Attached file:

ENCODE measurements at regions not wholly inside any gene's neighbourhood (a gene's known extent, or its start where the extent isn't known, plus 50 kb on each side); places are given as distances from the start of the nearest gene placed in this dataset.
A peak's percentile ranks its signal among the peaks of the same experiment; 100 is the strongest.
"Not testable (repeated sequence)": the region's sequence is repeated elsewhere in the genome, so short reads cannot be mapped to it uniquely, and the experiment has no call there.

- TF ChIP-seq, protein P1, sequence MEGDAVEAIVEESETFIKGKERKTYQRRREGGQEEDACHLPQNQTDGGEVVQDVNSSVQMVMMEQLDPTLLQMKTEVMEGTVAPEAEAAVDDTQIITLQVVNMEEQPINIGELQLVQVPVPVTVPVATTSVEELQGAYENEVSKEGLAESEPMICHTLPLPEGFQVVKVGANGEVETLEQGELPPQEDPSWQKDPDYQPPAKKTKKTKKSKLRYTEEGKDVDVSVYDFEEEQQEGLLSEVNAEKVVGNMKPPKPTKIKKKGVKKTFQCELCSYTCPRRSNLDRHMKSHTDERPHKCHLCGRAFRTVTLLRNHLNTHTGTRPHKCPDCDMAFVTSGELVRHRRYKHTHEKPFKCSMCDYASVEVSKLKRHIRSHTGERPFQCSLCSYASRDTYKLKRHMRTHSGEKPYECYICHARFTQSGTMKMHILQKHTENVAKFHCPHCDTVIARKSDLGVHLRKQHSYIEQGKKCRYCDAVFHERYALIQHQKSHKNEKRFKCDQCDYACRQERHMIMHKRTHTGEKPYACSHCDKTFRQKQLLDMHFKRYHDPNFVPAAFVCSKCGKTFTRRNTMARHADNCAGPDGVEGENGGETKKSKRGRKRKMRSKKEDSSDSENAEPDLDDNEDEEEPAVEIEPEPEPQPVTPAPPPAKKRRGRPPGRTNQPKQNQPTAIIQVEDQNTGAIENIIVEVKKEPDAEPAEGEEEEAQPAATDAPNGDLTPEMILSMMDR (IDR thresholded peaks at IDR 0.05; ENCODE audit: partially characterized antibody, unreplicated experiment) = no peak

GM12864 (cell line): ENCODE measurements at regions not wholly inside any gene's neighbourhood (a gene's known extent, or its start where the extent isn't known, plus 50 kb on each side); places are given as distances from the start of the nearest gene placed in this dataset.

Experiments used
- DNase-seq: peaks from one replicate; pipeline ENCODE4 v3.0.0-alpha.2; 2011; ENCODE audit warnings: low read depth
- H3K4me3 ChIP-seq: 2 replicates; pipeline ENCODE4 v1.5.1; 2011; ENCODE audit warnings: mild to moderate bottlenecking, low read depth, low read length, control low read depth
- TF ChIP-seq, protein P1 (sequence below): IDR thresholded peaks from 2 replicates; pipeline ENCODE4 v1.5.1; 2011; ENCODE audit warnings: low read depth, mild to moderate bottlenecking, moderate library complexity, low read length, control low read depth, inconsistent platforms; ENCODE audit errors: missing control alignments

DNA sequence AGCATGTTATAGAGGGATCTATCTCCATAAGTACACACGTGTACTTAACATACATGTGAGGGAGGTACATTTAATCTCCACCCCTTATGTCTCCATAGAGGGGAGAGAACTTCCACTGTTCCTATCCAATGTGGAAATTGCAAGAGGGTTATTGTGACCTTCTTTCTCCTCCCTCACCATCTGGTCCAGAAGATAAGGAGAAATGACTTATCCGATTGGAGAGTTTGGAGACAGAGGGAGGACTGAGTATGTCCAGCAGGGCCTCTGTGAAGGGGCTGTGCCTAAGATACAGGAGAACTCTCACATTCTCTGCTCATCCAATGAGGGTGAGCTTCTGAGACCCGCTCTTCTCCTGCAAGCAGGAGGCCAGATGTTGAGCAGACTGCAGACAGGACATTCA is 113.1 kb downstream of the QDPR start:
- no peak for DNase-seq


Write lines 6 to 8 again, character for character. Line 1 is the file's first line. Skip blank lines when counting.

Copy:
Experiments used
- DNase-seq: peaks from one replicate; pipeline ENCODE4 v3.0.0-alpha.2; 2011; ENCODE audit warnings: low read depth
- H3K4me3 ChIP-seq: 2 replicates; pipeline ENCODE4 v1.5.1; 2011; ENCODE audit warnings: mild to moderate bottlenecking, low read depth, low read length, control low read depth